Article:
Current technology trends point towards both an increased heterogeneity in hardware platforms and an increase in the mechanisms available to applications for controlling how these platforms are utilized. These trends motivate the design of resource-aware distributed applications, which proactively monitor and control utilization of the underlying platform, ensuring a desired performance level by adapting their behavior to changing resource characteristics.

This paper describes a general framework for enabling application adaptation on distributed platforms. The framework combines programmer specification of alternate execution behaviors (configurations) with automatic support for deciding when and how to adapt, relying extensively on two components: (1) profile-based modeling of application behavior, automatically generated by measuring application performance in a virtual execution environment with controllable resource consumption, and (2)application-specific continuous monitoring of current resource characteristics. The latter detects when application configurations need to change while the former guides the selection of a new configuration.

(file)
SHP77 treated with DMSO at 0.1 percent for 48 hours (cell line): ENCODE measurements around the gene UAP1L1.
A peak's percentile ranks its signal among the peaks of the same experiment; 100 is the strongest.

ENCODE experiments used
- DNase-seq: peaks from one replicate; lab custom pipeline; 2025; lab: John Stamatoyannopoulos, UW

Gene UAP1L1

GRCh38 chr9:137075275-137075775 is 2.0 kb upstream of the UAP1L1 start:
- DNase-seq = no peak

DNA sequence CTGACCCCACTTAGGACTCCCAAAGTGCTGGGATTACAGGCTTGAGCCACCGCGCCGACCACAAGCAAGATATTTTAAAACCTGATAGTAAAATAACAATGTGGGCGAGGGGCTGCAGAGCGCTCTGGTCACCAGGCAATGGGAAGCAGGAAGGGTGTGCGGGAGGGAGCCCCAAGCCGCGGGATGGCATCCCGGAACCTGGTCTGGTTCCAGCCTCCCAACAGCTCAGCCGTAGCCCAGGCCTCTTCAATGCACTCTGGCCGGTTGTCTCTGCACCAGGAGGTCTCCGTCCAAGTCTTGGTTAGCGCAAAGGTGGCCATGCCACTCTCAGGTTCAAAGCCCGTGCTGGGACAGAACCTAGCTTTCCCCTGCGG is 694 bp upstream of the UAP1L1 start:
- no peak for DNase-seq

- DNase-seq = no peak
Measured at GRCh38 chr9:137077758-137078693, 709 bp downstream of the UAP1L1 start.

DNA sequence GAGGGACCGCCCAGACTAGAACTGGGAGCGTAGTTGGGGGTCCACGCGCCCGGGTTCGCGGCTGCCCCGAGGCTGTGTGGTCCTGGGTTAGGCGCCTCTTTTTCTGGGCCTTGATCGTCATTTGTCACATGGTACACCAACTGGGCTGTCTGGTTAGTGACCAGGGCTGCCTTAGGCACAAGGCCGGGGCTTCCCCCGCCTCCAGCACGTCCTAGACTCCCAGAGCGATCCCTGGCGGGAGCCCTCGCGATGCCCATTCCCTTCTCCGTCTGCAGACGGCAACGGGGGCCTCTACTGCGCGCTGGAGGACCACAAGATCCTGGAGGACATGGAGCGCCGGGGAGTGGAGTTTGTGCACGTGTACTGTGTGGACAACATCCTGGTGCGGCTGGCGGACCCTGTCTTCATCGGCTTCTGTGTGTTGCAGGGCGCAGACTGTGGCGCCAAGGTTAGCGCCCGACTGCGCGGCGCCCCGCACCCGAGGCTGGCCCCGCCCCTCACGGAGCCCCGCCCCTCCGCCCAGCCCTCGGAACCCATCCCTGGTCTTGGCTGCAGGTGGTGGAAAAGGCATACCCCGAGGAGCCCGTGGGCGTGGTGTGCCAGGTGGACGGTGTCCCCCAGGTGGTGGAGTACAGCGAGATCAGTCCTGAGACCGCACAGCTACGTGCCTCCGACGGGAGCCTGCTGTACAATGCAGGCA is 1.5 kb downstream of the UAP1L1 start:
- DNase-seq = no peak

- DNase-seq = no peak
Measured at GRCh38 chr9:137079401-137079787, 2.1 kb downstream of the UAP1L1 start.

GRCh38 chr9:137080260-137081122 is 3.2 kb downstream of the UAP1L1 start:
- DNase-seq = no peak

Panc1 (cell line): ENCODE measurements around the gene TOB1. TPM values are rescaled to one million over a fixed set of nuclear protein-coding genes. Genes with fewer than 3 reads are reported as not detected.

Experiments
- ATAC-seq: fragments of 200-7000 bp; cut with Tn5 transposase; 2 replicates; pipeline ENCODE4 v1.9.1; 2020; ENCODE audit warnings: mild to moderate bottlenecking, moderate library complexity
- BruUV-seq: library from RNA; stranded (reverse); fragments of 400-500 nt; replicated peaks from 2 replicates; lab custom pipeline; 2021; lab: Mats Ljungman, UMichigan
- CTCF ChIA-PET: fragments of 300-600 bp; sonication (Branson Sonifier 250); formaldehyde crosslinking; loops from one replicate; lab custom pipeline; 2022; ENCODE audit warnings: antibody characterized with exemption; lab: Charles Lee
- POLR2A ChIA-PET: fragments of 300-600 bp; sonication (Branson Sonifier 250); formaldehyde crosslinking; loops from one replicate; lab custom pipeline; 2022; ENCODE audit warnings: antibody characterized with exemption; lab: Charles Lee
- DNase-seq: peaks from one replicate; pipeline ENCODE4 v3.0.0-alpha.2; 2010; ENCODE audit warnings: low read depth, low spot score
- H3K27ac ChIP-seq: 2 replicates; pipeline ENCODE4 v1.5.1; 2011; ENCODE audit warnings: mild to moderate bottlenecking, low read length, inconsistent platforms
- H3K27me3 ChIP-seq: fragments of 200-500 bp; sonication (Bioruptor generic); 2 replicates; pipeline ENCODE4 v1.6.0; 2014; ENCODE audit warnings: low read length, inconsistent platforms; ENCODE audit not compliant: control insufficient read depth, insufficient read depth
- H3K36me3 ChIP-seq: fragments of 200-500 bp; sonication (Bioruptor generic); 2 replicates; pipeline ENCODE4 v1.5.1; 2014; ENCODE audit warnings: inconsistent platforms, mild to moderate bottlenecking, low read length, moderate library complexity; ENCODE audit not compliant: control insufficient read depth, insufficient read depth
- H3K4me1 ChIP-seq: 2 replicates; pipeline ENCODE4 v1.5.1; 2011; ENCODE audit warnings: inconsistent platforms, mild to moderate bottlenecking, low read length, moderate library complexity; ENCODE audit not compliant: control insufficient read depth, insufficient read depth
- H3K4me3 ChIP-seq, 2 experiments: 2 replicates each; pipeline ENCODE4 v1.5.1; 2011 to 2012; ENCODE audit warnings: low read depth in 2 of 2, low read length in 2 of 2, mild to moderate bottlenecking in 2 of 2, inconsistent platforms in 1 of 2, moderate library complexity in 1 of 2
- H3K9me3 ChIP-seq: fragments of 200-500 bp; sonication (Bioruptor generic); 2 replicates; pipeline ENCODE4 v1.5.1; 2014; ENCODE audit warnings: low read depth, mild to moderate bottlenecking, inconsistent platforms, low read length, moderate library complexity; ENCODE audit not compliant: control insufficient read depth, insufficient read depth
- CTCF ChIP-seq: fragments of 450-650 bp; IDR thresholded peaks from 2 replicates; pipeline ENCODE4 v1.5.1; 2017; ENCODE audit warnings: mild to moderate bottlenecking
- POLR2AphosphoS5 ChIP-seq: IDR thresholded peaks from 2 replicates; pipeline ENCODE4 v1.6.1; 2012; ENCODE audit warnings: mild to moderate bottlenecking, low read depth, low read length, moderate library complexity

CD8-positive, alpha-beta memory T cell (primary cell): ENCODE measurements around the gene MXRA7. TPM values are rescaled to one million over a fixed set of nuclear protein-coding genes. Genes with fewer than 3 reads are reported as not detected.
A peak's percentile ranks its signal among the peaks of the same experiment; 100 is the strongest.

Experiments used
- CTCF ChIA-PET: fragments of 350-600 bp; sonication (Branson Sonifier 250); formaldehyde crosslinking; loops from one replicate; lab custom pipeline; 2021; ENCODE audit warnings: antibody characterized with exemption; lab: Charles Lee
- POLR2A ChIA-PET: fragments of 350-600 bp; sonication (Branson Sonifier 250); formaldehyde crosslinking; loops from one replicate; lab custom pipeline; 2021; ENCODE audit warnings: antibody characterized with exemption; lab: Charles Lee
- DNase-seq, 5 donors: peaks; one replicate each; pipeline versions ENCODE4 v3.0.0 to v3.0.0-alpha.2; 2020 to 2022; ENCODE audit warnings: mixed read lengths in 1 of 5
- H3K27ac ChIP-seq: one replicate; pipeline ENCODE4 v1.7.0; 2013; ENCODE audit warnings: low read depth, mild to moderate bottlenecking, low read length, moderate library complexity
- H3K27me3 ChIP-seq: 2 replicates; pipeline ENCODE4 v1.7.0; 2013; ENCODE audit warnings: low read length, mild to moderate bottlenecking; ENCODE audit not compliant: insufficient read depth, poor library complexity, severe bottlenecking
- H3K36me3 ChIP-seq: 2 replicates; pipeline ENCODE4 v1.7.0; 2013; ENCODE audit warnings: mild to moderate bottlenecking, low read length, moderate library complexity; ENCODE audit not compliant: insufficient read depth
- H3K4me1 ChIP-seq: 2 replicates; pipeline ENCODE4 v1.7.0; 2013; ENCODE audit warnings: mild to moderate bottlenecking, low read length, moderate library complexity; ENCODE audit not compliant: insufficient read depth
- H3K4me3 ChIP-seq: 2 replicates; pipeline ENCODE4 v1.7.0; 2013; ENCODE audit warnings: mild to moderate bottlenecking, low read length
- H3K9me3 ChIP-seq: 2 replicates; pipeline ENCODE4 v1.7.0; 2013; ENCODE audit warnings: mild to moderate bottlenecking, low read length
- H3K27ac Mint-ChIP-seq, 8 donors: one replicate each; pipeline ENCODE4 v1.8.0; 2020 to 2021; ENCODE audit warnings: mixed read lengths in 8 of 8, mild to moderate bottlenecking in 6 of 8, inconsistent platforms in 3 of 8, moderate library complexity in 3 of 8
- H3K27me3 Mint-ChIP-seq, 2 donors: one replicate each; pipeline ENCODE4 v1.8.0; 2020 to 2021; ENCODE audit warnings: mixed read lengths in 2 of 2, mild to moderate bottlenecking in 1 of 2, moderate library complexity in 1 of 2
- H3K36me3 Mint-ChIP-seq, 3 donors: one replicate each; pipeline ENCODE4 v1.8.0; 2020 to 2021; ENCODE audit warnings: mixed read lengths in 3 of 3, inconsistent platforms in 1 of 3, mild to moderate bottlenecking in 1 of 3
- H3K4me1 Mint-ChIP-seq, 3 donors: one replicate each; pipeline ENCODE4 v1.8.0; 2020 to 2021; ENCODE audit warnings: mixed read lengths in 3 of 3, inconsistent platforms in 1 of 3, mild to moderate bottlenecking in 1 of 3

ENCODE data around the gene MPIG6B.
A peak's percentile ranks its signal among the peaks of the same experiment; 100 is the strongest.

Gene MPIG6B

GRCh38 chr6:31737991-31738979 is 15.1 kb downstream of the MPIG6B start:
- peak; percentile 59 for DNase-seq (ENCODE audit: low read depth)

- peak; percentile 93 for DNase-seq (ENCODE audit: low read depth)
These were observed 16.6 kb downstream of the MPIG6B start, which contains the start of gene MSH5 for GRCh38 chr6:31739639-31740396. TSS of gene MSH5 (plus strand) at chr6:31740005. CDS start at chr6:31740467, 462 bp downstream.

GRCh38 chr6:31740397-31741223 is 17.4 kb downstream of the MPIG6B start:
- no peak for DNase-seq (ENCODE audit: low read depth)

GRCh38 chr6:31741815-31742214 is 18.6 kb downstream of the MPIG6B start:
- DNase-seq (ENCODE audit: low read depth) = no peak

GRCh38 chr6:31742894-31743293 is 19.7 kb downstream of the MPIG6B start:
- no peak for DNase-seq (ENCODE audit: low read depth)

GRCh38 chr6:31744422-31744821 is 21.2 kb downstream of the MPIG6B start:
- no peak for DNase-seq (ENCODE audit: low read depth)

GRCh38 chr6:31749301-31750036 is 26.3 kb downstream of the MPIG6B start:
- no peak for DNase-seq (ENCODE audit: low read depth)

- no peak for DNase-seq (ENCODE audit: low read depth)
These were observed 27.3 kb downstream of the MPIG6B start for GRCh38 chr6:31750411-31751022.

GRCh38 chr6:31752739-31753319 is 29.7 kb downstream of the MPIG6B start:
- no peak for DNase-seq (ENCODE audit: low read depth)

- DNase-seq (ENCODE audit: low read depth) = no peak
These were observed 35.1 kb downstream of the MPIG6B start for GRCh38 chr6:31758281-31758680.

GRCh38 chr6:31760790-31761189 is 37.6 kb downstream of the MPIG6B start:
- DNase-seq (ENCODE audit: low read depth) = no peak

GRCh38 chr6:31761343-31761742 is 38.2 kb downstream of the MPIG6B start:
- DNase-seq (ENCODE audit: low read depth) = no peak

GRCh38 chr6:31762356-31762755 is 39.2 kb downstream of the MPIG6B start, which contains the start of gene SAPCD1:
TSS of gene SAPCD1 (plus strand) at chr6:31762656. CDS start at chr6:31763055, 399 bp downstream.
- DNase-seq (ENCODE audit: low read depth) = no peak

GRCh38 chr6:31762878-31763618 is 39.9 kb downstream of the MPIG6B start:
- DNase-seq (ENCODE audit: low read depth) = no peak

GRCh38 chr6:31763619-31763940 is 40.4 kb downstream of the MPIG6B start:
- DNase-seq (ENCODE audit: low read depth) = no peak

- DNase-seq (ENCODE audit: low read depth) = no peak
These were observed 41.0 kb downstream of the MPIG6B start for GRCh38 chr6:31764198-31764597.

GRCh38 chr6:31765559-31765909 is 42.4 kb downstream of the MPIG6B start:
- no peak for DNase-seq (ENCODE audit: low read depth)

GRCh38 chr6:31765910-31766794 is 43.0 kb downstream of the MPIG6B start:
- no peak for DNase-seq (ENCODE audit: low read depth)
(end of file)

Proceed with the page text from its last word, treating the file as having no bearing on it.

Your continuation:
We evaluate these framework components using an interactive image visualization application. Our results demonstrate that starting from a natural specification of alternate application behaviors and an automatically generated performance database, our framework permits the application to both configure itself in diverse distributed environments and adapt itself to run-time changes in resource characteristics so as to satisfy user preferences of output quality.